#1,091 – Subnormal Floating Point Numbers
May 7, 2014 1 Comment
32-bit binary floating point numbers are normally stored in a normalized form, that is:
where d is the fractional part of the mantissa, consisting of 23 binary digits and e is the exponent, represented by 8 bits.
In this form, the minimum allowed value for e is -126, which is stored in the 8-bit exponent as a value of 1. Because the leading 1 is implicit, this means that the minimum positive floating point value is:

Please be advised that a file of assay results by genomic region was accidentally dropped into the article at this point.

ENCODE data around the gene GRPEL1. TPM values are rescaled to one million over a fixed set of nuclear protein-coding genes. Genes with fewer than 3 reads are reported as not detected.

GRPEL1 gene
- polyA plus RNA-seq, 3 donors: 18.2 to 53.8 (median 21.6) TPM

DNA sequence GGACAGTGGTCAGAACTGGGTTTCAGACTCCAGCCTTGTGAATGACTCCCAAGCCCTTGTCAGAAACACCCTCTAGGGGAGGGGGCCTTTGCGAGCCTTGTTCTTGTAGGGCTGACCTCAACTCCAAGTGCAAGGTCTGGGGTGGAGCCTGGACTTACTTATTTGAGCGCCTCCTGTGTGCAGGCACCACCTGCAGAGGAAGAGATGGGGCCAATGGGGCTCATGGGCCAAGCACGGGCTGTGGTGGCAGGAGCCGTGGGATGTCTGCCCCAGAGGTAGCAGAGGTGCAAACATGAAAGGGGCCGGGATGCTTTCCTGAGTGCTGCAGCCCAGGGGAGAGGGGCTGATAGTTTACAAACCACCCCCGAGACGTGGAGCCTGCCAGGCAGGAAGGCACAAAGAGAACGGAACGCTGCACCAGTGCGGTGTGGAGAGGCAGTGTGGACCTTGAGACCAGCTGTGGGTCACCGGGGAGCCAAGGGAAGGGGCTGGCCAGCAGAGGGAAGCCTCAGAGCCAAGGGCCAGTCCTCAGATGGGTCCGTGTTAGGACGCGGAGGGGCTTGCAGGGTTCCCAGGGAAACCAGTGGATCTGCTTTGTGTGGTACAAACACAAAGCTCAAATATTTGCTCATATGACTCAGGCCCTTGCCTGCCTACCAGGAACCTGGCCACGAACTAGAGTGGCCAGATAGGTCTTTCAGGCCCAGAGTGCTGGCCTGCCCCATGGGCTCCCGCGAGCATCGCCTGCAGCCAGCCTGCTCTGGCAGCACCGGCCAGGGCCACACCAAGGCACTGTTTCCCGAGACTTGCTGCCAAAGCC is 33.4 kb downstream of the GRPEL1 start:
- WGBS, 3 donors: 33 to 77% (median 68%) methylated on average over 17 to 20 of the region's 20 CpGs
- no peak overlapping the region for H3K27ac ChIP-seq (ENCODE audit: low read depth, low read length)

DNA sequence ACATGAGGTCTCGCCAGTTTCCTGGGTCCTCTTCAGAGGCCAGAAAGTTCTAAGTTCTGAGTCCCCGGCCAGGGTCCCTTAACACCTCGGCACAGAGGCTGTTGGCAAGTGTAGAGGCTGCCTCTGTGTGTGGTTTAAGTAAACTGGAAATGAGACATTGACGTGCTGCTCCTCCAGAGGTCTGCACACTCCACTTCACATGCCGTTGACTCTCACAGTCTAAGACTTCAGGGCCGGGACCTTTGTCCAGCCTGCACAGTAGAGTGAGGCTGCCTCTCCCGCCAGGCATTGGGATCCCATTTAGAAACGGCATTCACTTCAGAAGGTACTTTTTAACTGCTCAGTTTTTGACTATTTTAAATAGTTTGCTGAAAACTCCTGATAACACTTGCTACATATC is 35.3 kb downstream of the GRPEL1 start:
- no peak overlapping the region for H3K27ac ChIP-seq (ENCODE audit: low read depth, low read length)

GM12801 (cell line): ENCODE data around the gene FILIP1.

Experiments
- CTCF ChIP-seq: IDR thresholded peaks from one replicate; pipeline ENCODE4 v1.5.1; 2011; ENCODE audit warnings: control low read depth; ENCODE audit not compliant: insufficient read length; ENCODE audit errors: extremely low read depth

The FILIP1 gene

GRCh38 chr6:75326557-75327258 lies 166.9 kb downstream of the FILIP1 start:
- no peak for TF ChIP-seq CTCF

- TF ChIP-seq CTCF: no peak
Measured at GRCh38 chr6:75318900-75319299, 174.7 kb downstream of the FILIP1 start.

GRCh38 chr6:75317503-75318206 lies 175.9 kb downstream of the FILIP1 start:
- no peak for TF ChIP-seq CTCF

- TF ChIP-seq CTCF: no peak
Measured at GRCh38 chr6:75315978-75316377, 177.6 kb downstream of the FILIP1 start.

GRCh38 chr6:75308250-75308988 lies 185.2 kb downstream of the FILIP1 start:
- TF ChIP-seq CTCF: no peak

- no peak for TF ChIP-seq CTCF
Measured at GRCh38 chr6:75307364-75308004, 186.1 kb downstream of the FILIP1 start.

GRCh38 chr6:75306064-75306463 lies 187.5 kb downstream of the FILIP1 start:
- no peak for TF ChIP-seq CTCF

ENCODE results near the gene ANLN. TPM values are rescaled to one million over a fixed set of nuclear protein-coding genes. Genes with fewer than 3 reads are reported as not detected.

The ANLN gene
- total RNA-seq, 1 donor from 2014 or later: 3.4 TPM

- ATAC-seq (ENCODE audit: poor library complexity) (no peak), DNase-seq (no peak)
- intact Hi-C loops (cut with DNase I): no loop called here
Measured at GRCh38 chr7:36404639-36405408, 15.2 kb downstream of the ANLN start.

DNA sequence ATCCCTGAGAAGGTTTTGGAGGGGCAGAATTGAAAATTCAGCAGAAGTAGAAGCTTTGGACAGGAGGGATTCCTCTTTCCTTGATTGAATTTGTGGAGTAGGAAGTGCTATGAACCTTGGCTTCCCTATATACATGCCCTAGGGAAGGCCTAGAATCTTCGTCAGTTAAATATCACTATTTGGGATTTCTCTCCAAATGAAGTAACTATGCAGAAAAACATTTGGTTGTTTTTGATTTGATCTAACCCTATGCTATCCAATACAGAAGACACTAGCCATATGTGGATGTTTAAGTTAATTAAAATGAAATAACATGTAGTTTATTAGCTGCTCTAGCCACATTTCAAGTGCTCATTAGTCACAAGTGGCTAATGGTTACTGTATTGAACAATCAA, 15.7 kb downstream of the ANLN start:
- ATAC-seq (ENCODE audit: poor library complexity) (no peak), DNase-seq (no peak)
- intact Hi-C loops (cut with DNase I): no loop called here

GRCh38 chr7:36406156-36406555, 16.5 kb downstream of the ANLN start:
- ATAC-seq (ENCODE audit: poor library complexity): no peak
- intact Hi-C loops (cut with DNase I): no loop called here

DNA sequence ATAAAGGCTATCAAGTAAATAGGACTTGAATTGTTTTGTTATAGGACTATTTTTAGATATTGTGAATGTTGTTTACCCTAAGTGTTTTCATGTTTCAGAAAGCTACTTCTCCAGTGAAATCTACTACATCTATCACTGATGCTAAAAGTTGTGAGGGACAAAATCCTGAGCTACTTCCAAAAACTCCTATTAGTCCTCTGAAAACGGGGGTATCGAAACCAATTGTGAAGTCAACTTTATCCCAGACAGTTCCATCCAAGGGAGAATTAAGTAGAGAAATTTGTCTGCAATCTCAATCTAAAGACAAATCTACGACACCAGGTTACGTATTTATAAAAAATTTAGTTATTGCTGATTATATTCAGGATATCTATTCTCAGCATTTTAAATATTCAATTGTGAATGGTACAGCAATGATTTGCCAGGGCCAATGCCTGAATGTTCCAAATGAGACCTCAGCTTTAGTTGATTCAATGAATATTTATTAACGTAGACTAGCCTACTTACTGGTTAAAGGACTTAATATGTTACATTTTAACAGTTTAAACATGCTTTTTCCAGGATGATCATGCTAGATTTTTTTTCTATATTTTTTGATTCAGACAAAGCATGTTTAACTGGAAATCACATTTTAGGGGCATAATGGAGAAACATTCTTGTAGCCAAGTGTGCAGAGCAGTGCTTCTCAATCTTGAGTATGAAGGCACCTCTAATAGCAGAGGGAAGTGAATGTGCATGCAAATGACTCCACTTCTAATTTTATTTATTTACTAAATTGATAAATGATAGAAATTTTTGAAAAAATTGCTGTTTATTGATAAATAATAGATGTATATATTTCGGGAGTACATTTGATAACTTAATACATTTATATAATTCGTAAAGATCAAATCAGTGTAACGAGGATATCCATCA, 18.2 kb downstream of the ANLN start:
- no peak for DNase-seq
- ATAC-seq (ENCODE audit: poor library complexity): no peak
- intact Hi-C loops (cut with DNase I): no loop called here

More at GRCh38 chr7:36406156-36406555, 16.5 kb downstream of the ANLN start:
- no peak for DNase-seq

We could use the 8-bit value of 0 in the exponent to represent an exponent of -127, but that would only gain us a single power of two, or one more value that we could store.
Instead, a value of of 0 stored in the 8-bit exponent is a signal to drop the leading 1 in the mantissa. This allows storing a set of much smaller numbers, known as subnormal numbers, of the form:
We can now use all 23 digits in the mantissa, allowing us to store numbers as low as 2^-149.